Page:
Arizona residents begin monitoring immigration checkpoint

A group of southern Arizona residents says the Border Patrol’s immigration checkpoint 25 miles from the U.S.-Mexico border has increasingly militarized their community.
A group of southern Arizona residents says the Border Patrol’s immigration checkpoint 25 miles from the U.S.-Mexico border has increasingly militarized their community.
(Cindy Carcamo / Los Angeles Times)

AMADO, Ariz. — Border-area residents, upset with what they called an increased militarized presence in their community, began an effort Wednesday to monitor Border Patrol actions at a federal immigration checkpoint about 25 miles north of the U.S.-Mexico border in southern Arizona.

Organizers with a humanitarian aid group called People Helping People in the Border Zone have called on the Border Patrol to remove the checkpoint in Amado, a town of about 300 people. Some residents say they have to deal with unnecessary delays, harassment and sometimes abuse at the checkpoint.

Border Patrol officials, who have described the checkpoint as temporary even though it’s been in place for seven years, said they had no plans to remove it.


“In the Tucson sector, checkpoints remain a critical piece of infrastructure and a highly effective tool in our enforcement efforts to secure our nation’s borders,” a U.S. Customs and Border Protection official said in a statement.

Although federal officials have released apprehension and seizure statistics for all checkpoints in Arizona’s Tucson sector, they have refused to provide numbers on each one separately.

That’s why the group is monitoring this one in particular, said Leesa Jacobson, a founding member of People Helping People and a librarian in Arivaca. “If they say they don’t keep this data, we intend to monitor and gather it for them,” she said.

Some residents in Arivaca question the effectiveness of the checkpoint if federal officials won’t release data, Jacobson said. Arivaca is a town of about 600 residents near the U.S.-Mexico border; its residents must pass through the Amado checkpoint to reach Tucson.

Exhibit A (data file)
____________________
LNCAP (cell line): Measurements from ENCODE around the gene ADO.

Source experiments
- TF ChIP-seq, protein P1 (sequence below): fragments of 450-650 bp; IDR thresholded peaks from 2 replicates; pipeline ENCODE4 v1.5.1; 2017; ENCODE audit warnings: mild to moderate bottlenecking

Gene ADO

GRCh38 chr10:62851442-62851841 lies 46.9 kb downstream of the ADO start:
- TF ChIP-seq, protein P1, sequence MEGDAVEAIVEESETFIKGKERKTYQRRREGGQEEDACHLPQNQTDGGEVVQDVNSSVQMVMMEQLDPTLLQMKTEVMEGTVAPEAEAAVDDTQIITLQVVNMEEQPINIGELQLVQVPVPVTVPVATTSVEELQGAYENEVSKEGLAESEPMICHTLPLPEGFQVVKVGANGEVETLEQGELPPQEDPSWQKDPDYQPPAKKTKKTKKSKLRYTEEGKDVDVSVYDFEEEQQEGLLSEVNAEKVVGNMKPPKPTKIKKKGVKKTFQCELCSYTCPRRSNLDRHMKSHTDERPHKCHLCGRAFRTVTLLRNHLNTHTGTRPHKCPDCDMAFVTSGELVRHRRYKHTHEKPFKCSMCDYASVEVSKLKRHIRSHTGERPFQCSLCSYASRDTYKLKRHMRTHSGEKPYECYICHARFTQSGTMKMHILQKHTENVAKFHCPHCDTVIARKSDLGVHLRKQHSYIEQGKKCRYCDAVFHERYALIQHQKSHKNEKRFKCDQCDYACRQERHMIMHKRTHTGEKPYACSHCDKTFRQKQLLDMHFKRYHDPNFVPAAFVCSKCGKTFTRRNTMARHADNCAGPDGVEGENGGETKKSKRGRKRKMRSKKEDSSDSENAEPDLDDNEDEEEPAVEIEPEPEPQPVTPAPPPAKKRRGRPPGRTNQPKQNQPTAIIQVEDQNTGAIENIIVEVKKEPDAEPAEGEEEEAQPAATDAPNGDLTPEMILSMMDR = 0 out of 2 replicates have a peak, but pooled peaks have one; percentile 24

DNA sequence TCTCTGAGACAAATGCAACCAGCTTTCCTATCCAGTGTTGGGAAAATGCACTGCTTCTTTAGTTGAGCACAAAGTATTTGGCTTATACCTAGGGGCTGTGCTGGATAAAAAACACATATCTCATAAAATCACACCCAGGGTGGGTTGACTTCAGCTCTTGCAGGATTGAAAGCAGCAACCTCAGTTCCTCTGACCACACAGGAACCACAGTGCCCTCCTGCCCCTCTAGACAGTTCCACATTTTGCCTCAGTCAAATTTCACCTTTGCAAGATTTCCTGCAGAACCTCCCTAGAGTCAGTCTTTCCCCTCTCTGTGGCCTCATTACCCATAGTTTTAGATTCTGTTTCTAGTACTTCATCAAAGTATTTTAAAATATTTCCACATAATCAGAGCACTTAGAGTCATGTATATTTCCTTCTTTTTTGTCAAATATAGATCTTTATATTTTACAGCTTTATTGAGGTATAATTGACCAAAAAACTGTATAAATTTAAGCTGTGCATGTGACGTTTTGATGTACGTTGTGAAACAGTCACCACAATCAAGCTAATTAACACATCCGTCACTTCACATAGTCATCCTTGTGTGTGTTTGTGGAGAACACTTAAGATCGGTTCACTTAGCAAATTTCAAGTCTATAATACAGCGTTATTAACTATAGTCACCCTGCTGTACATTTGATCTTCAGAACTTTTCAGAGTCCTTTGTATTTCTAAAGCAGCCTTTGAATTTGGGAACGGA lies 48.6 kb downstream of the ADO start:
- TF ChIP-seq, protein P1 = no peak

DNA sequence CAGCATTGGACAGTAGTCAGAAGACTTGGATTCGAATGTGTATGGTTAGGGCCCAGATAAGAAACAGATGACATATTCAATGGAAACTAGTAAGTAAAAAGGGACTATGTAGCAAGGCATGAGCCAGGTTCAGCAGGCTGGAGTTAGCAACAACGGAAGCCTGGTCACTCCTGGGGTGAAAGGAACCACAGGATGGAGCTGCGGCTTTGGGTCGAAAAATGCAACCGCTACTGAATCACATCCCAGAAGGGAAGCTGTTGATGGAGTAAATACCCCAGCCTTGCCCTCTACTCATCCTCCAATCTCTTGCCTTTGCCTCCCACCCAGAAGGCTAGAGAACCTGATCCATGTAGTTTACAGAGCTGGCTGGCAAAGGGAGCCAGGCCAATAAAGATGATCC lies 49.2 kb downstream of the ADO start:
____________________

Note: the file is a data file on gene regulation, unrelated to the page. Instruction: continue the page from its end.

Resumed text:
On Wednesday, about 30 people gathered at the checkpoint to announce the monitoring program. Six people took the first shift. Wearing construction vests and sitting on red fold-out chairs, they filled in sheets to document the traffic, recording details such as time, type of vehicle and the gender and ethnicity of motorists and their passengers.

Bobbie Chitwood, who has lived in Arivaca for 36 years, says she feels compelled to make a stand and plans to volunteer to monitor the checkpoint at least once a week.


“This just impedes the movement of people,” Chitwood said. “It feels very militaristic. The checkpoints feel like the beginning of something that could get worse. I don’t like being stopped by people with guns.”

Observing Border Patrol operations is legal as long as it doesn’t interfere with agency activities, according to Customs and Border Protection officials.

Bob Bertolini, who volunteered as a monitor, says the checkpoint reminds him of those he had to go through when he was a construction worker in the rebuilding of Iraq and Afghanistan.

“I have flashbacks when I go north of Arivaca. ‘Are they going to be Iraqi soldiers? Al Qaeda? Are they going to blow me away?’” he said.

He then shakes his head to try to snap out of it, he said.

“This is America,” Bertolini said. “This shouldn’t be happening here.”

By early afternoon, Lloyd Easterling, the deputy patrol agent in charge of the Tucson sector, had heard about the crowd and drove to the Amado checkpoint. He said he was willing to set up a town hall in Arivaca with residents to discuss the issue.